In the past week, I’ve told every friend I’ve seen about this book. Some have toddlers and found the scary anecdotes to be too much. A friend who is 6 months pregnant was intrigued. While reading about how texting has replaced normal conversation or even email for today’s kids, I felt so guilty that I phoned my parents and best friend 90’s style and left voicemails and played phone tag. Remember phone tag? (My mom pointed out that she only texts with her daughters because we never pick up the phone.) One friend whose children are grown worries that maybe it’s too late—maybe technology is so much a part of children’s lives, the damage can’t be undone.
But it’s not too late, and you, blog readers who are parents or soon-to-be parents, should all read this book. The Big Disconnect: Protecting Childhood and Family Relationships in the Digital Age (Harper, Aug.) by clinical psychologist Catherine Steiner-Adair, writing with Teresa H. Barker, charts the negative impact of the digital revolution on parents and children. Though Steiner-Adair goes to some length to include positive stories about technology for balance, as our starred review notes, “she sounds the alarm consistently.” Sometimes the problem comes from the parents. In one particularly distressing passage, a seven-year-old girl tells Steiner-Adair during therapy: “‘When my dad is on the phone I have this conversation in my head: ‘Hello! Remember me? Remember who I am? I am your daughter! You had me cuz you wanted me. Only it doesn’t feel like that right now. Right now it feels like all—you—care—about—is your phone!’” Sometimes the problem is the kids. As Steiner-Adair noted in her Q&A with PW: “Psychologically, children are losing the ability to reflect…kids get addicted to stimulation from screens. Some can’t then tolerate the slow pace of reading books.”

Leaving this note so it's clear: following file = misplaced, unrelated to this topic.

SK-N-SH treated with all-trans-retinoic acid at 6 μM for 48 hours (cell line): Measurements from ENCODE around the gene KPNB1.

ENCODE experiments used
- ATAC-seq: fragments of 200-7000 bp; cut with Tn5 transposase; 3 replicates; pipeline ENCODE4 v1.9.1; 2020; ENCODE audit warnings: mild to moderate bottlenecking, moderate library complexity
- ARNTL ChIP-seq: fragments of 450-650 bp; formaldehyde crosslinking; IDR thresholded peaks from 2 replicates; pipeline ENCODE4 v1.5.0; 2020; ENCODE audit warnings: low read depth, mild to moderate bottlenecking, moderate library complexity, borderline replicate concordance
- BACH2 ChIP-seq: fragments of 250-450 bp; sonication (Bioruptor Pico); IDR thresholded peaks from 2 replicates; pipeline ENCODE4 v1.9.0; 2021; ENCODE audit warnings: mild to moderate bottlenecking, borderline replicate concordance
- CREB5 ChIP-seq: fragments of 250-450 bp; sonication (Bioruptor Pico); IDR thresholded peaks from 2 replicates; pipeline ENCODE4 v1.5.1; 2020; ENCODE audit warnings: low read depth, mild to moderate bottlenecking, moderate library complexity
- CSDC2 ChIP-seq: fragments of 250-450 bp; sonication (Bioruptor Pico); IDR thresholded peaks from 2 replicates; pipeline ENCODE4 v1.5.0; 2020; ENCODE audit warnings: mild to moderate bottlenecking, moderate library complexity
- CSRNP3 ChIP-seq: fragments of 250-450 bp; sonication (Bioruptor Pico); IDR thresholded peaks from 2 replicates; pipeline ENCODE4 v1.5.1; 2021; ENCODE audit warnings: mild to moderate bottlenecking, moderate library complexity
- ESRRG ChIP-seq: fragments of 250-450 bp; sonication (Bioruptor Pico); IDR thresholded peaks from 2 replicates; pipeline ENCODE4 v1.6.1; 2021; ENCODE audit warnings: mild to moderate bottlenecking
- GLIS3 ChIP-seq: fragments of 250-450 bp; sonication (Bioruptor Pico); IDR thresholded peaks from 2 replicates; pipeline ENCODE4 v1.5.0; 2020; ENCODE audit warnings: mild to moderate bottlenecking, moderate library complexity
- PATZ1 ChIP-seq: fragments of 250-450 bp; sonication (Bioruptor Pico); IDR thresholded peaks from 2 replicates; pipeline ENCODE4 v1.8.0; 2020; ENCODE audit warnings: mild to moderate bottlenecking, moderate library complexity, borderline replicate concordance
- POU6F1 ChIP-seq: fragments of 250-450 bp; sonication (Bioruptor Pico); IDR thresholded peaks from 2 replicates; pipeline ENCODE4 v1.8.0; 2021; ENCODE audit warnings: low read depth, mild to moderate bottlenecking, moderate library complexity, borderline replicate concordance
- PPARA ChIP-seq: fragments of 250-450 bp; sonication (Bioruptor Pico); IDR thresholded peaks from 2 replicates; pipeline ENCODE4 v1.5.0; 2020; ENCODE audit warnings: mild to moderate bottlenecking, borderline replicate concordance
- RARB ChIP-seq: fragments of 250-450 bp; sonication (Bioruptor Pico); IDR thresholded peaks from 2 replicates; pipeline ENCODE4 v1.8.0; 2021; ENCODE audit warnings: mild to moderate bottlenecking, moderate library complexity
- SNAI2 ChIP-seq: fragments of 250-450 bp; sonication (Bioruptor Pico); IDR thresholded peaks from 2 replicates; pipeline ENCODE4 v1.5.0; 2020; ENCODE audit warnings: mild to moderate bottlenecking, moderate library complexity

For new parents, she advocates saying no to any screens for the child’s first two years. Steiner-Adair highlights what parents can do early on in terms of modeling a healthy relationship with technology and continues this discussion through the issues facing tech-savvy adolescents and teenagers. She even provides sample scripts for parents to use when discussing sexting, hooking up, or online pornography with their teens, so that parents won’t behave in ways that are “scary, crazy, and clueless.” I am not Steiner-Adair’s target audience, since I don’t have children, nor do I have a wireless Internet connection at home. Despite reading from a outsider’s perspective, I was impressed with Steiner-Adair’s compassionate, encouraging tone, and the depth of her research, beyond citing the latest findings and conversations with her colleagues: visits to 30 schools; focus groups with a total of 1,000 children around the country, ages 4-18; interviews with more than 500 parents and more than 500 teachers, from a range of backgrounds. Yes, her book will give you pause, but pausing is part of the point.